From the Journals

Breast cancer surgery timing matters, but is faster always better?



Most women with breast cancer undergo primary surgery within 8 weeks of diagnosis and any later may be associated with worse overall survival, according to findings from a case series.

With no national quality metrics delineating optimal breast cancer surgery timing, the researchers recommend surgery before 8 weeks from breast cancer diagnosis.

“This time interval does not appear to have a detrimental association with cancer outcomes and allows for multidisciplinary care,” the researchers, led by Alyssa A. Wiener, MD, from University of Wisconsin–Madison, said.

But, in an accompanying editorial, two surgical oncologists questioned whether faster surgery is always better.

“Efficiency might associate with quality, but doesn’t always ensure it,” Rita Mukhtar, MD, and Laura Esserman, MD, with the division of surgical oncology, University of California, San Francisco, said.

The study and editorial were published online in JAMA Surgery.

Optimal timing for surgery?

Some studies have found worse survival outcomes for women who experience delays between breast cancer diagnosis and surgical treatment, but the optimal window for surgery and the point at which surgery becomes less advantageous remain unknown.

Using the National Cancer Database, Dr. Wiener and colleagues identified 373,334 women (median age, 61) who were diagnosed with stage I to stage III ductal or lobular breast cancer from 2010 to 2014 and followed up through 2019.

All women underwent surgery as their first course of treatment. Patients with prior breast cancer, those who had neoadjuvant or experimental therapy or missing receptor information, and those who were diagnosed with breast cancer on the date of their primary surgery were excluded.

Most patients had timely surgery. The median time to surgery was 30 days, and 88% of patients underwent surgery before the 57-day time point.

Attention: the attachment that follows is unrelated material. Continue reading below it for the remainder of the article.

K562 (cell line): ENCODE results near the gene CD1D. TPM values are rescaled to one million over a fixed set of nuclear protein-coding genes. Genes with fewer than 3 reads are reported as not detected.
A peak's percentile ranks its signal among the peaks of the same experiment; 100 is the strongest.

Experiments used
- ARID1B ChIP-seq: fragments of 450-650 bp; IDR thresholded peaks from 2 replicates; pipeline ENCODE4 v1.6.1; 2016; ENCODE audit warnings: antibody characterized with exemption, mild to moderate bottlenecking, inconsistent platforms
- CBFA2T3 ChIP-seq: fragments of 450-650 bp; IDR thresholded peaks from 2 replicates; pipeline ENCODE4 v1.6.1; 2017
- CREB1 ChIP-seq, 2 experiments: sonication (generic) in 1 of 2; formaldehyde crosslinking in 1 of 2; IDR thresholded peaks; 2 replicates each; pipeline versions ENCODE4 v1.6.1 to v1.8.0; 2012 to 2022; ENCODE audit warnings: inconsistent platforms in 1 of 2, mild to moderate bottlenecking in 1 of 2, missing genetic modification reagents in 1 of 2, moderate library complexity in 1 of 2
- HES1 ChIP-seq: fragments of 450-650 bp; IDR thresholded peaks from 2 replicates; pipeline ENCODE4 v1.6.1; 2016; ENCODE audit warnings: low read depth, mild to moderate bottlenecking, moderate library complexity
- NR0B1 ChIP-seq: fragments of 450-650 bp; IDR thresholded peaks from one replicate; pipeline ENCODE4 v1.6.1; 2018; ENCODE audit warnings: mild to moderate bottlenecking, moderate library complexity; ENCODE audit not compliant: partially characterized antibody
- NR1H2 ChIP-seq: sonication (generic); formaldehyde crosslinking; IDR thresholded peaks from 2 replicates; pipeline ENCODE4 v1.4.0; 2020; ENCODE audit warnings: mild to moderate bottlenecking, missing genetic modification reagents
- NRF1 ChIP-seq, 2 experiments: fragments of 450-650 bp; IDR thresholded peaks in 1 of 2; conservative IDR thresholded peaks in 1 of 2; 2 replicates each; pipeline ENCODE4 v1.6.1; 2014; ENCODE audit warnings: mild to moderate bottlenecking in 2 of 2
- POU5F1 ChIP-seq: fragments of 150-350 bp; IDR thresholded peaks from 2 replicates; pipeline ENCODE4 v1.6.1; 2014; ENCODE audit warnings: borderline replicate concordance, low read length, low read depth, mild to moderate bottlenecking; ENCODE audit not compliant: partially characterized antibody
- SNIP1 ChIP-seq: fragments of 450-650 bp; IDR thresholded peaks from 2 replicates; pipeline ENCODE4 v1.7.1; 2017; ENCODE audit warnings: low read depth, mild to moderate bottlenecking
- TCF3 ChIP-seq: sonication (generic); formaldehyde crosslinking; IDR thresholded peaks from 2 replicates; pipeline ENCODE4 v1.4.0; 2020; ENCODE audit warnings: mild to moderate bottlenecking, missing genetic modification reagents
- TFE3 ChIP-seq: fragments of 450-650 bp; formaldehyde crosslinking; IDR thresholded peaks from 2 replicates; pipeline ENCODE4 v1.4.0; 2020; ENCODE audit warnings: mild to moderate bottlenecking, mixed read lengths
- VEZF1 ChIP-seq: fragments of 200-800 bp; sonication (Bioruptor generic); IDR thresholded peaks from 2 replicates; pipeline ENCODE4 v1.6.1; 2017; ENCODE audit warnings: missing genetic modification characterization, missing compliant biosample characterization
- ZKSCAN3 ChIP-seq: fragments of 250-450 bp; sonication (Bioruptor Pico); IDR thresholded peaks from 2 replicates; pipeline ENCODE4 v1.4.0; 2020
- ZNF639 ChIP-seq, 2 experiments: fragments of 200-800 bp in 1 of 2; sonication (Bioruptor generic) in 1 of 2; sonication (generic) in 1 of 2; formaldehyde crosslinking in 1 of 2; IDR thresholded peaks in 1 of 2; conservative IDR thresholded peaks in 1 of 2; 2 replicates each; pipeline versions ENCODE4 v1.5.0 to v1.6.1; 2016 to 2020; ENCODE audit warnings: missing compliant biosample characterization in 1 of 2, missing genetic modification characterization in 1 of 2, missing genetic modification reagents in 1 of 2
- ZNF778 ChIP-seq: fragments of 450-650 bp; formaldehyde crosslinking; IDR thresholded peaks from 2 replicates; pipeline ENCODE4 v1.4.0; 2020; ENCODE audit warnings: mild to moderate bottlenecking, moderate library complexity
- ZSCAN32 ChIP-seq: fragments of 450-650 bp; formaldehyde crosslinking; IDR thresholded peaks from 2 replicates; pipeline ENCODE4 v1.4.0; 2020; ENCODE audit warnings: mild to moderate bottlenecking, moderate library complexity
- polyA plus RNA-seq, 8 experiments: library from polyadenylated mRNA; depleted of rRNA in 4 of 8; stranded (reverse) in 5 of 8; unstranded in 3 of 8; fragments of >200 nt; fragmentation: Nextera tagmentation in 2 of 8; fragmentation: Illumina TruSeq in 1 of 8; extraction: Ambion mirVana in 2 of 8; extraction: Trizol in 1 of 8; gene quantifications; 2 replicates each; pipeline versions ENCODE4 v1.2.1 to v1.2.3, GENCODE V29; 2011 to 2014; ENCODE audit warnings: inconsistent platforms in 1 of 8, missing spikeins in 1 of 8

Only 12% of patients had surgery more than 8 weeks after their diagnosis. Factors associated with longer times to surgery included age younger than 45, having Medicaid or no insurance, and lower household income.

The overall 5-year survival for the cohort was high at 90%. On multivariable analysis, the researchers found no statistically significant association between time to surgery and overall survival when surgery was performed between 0 and 8 weeks.

However, women who had surgery 9 or more weeks after diagnosis had a significantly higher rate of death within 5 years, compared with those who had surgery performed between 0 and 4 weeks (hazard ratio, 1.15; P < .001). Performing surgery up to 9 weeks (57-63 days) post diagnosis also did not appear to be negatively associated with survival.

This study “highlights that time to treatment of breast cancer is important,” said Sarah P. Cate, MD, director, Breast Surgery Quality Program, Mount Sinai Health System, New York, who wasn’t involved in the study. “Surgery is only one-third of the treatment of breast cancer, so these patients who had longer delays to the OR may have also not started their postsurgery treatments in time.”

In addition, the study found that socioeconomic status – Medicaid or uninsured status and lower household incomes – was associated with longer times to surgery.

“Socioeconomic factors like these may be independently associated with worse outcomes and may contribute to some of the disparities in cancer outcomes observed for resource-limited patients due to delayed care,” the authors said.

Identifying 8 weeks as a goal for time to surgery can help uncover delays associated with socioeconomic factors and provide adequate time for decision-making, the researchers noted.


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